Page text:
Shocking Changes in Australian Navy that You Wouldn’t Believe!

This article unveils the latest developments in Australian naval strategy, revealing a comprehensive plan to bolster the Royal Australian Navy (RAN) to unprecedented strength. The ambitious scheme will see the replacement of French contract with an ambitious AUKUS pact, all wrapped up in a fresh strategic review by the Australian Department of .

Dismissing French Naval Group

The Australian government, in a surprising turn of events, has decided not to collaborate with 's for the construction of 11 multipurpose frigates. The previous deal with the same group, which encompassed the purchase of twelve Shortfin Barracuda submarines, has also been cancelled.

AUKUS Pact and Nuclear-Powered Submarines

Under the newly formed AUKUS pact, the RAN is set to acquire eight nuclear-powered submarines. This collaborative effort between Australia, the United Kingdom, and the United States is likely to extend to the US Navy's LUSV (Large Unmanned Surface Vehicle) project, given the planned of six unmanned surface ships with 32 vertical launch systems by the RAN.

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New Naval Strategic Review

On February 20, the Australian Department of Defence announced a new naval strategic review. The goal is to boost the RAN to unprecedented levels by increasing its fleet of first-rank surface ships from 11 to 26. This move is expected to bolster the security of maritime routes, a priority for Australian prosperity as stated by Defence Minister Richard Marles.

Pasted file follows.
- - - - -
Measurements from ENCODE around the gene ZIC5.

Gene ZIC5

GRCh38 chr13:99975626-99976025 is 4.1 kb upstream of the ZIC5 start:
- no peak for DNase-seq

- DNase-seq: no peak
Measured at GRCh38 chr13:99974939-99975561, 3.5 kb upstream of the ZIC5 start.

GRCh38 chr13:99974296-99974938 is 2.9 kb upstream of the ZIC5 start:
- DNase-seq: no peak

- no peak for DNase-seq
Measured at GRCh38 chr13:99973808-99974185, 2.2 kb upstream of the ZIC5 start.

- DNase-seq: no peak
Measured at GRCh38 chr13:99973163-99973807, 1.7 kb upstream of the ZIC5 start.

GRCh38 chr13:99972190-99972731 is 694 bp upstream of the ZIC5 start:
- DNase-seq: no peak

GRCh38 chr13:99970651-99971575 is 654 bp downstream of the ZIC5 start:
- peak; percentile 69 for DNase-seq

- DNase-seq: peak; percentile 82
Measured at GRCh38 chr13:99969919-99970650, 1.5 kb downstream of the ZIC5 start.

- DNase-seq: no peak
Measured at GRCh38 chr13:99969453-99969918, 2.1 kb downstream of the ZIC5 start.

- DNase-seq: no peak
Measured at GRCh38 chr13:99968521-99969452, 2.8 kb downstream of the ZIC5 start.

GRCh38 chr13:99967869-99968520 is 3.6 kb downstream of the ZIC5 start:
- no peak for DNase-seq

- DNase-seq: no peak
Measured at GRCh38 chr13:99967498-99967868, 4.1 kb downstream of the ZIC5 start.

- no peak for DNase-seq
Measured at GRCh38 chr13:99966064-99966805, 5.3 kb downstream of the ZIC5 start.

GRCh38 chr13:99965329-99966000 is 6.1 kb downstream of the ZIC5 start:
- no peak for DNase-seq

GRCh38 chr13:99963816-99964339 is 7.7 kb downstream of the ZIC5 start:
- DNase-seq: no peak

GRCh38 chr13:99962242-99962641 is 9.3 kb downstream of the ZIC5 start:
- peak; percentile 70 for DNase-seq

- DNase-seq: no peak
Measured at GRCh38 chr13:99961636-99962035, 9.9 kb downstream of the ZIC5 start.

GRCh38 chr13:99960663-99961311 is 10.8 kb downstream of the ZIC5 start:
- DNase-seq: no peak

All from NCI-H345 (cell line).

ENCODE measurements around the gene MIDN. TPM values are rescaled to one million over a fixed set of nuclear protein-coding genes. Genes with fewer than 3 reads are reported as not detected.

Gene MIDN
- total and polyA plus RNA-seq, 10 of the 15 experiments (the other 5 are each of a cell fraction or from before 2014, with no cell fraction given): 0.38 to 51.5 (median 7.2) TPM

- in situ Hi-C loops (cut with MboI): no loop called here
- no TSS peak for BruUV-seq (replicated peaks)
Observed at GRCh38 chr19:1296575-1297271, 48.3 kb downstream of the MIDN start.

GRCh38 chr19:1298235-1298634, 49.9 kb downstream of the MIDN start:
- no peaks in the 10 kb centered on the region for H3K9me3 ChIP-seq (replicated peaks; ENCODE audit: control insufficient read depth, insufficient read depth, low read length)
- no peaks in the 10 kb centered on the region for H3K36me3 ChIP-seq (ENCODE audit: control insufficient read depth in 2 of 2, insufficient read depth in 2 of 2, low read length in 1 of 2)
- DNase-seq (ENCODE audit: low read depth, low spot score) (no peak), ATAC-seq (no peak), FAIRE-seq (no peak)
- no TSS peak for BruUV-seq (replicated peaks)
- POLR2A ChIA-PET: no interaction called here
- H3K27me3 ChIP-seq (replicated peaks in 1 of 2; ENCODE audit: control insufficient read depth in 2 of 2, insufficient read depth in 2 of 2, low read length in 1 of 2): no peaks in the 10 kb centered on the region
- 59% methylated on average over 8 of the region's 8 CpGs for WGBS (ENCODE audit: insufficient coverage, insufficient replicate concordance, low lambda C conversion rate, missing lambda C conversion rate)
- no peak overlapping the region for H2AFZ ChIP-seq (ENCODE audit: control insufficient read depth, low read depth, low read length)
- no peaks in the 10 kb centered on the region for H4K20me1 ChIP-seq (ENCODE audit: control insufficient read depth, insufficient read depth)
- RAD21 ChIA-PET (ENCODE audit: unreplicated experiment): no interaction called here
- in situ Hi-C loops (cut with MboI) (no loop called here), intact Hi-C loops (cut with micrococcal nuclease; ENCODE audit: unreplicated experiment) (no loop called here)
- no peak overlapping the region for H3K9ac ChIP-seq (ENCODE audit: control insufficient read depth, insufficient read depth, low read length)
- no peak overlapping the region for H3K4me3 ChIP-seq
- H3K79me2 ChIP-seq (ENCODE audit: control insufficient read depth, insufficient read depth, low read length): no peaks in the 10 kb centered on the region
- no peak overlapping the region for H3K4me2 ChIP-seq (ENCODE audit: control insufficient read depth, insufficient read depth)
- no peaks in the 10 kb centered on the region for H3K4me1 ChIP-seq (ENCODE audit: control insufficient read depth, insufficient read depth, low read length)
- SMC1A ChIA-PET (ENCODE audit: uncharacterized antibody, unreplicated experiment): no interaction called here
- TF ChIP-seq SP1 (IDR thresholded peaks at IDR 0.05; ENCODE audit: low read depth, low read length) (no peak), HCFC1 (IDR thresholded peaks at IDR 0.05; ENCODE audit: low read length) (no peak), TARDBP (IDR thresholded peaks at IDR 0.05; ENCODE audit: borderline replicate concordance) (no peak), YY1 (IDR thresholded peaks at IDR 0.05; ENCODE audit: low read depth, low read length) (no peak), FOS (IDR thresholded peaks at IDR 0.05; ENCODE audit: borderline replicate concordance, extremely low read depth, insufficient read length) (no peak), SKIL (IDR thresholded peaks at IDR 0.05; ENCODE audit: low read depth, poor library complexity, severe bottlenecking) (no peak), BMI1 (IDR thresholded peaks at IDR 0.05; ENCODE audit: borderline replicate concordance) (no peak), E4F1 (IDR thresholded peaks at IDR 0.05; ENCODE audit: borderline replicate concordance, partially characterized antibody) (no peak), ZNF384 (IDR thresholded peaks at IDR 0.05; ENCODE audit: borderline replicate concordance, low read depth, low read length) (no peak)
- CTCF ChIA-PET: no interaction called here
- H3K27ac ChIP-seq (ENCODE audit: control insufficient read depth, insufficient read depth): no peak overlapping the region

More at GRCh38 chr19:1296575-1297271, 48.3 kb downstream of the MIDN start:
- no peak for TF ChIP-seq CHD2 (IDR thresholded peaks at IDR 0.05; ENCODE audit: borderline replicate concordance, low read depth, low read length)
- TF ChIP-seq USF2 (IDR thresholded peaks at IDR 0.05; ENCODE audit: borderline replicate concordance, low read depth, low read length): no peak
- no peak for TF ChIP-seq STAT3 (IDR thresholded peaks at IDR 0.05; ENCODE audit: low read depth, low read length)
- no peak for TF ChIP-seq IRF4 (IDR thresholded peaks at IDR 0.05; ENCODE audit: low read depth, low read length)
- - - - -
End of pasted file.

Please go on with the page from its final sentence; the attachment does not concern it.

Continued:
Investment and Reduction on Certain Programs

A 6.5 billion Australian dollar additional investment has been set aside for this significant expansion. However, the Hunter program, known as Sea 5000, will see a reduction by one third due to challenges and cost overruns. The RAN will receive only six of the nine ordered Hunter-class frigates, based on the British Type 26 model.

ANAO Criticism and Available Resources

The Australian National Audit Office (ANAO) expressed criticism over the initiation of the Hunter program. The reasons for choosing the British model have been flagged as “obscure”. Nonetheless, this reduction in the Hunter-class frigates will free up resources for other programs.

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Other Potential Contenders

The government is also considering other models; the British future Type 32 frigate could cover RAN's crew shortage issues with its crew capacity of 50 sailors.

Other contenders for the contract include Germany's ThyssenKrupp Marine Systems (TKMS) with the Meko 200 frigate, Japan's Mitsubishi Heavy Industries with the Mogami frigate, 's Hanwha with the Daegu-class frigate, and Spain's Navantia with the Alfa 3000 frigate.

In order to reach the target of 26 first-rank surface ships, the RAN requires 11 multipurpose frigates in addition to three Hobart-type “destroyers”, six Hunter frigates, and six optional crew ships.

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